Bottom line is "overpriced" or not is basically a matter of opinion.
General concensus is that MSRP is just a guideline - manufacturer's asking price (just like what a seller is "asking" for their truck) - up to the buyer to haggle with the seller and arrive a mutually acceptable price.
And I see that some posts have segued into the "New vs Used" arguments.
There are some that would argue that any new vehicle is overpriced - that the hit on depreciation is so great when you drive off the lot that it never, ever, makes sense to buy new, and that sounds right, up to a point.
I would argue that new car buyers have all kinds of reasons for buying new - some like "new" and whatever status that gives them, some can't get/find what they want in used, some "don't want someone else's junk/headaches/discards/"fill in the blank", some people just have too much money to spend . . .whatever . . .
I would say that whatever factors differentiate new car buyers, the one common factor is that they all want 3 years/80,000 or more kilometers (60,000 miles or more), of vitually trouble free driving - that is the standard of most time/mileage warranties out there.
So no one drives a new car off the lot expecting to sell it the next day - yes it will depreciate, and a lot (very, very heavy front end loaded depreciation), but if expectations run true, that new owner doesn't really expect to sell before 3 or 4 years, so in their case, the depreciation is leveled out over that time - yes, still a hit, but not as heavy as some would have you believe.
So the next owner will be covering the cost of "wear and tear" items if they haven't been addressed - and will likely say, "well, it's getting old, things wear out" and pay out the costs; so what you saved on depreciation by buying it after 2 or 4 years, you'll be giving back in a higher than average cost of repairs in your next 3 or 4 years of ownership.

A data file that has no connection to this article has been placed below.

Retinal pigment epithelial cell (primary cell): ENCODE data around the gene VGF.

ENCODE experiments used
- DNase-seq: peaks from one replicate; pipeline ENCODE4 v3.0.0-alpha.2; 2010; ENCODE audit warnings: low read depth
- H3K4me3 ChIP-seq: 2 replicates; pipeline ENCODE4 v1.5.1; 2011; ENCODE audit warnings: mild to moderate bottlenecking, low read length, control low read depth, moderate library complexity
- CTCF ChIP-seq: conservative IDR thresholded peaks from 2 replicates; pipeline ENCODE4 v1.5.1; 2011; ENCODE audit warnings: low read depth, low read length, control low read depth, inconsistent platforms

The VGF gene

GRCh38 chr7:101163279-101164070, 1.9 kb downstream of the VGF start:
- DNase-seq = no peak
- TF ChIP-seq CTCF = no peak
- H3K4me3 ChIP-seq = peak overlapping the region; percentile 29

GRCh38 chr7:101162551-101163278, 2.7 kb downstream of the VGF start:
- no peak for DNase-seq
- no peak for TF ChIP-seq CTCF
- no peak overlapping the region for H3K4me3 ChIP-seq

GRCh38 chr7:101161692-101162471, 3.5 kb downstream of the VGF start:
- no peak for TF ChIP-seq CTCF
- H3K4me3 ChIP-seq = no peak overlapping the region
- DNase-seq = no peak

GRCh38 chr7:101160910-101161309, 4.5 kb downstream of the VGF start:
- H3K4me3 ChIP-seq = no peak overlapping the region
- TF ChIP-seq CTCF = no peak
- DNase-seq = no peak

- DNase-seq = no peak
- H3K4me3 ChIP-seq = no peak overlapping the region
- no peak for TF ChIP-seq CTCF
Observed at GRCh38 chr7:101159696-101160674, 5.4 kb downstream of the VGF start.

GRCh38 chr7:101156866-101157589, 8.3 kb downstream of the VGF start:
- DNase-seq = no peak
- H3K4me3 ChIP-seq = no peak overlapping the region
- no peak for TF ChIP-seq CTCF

Which brings me to the next point I would like to present:
Why do you thing the government was paying all sorts of good money, and manufacturers giving rebates and incentives (all on paper at least), for people to bring in perfectly good used cars and then junk them?
Many of you have seen and heard of vehicles that were not only really affordable, but in many cases would have made great parts vehicles - would have kept your own trucks on the road for many years to come, but were instead scrapped/destroyed/mangled, with no hope of salvage.
The rebates and incentives to junk vehicles meant that there was no way they would ever reach the private/used car sales market - they were being "bought" to be junked, to keep them out of the private market, to keep new car production lines going, to "clean up the environment" by increasing a greater percentage of "emissions compliant" (read "new") vehicles on the road, to get people to buy new . . . and so on.
The rebates and incentives were way above "market" price; way above any kind of logical, sensible, realistic pricing.
Does anyone think that kind of pricing structure made any kind of sense?
So, overpriced or not?
If you haggle, compare it to your choices if you want a new "not full-sized truck" from the competitors (I'll refrain from the categories "compact" and "mid-sized" - you say "to-may-toe", I say "to-mah-toe" . . .) - not too bad comparably;
yes, old design, but balanced by "easy to work on" and reliable;
not great on gas for 4.0, balanced by lots of 4 cyls bought by fleet owners;
could be upgraded/made newer and more current, balanced by design costs amortized and paid for - still a profitable product for Ford;
MSRP seems kind of high, balanced by "well then, use common sense and bargain the price down to an acceptable amount" . . .
So, Overpriced? at new?
Not if you compare MSRPs, not if you understand the product, not if you know how to bargain . . .
Not if you've done your homework, not if you understand the product, not if you fit everything within your budget and know how to bargain . . .
So, what's the common denominator(s) when trying to arrive a fair price?
Now if you're talking about "asking price" and "selling price", well, that's a whole 'nother can of worms . . .
Sorry about the long post, it's an involved topic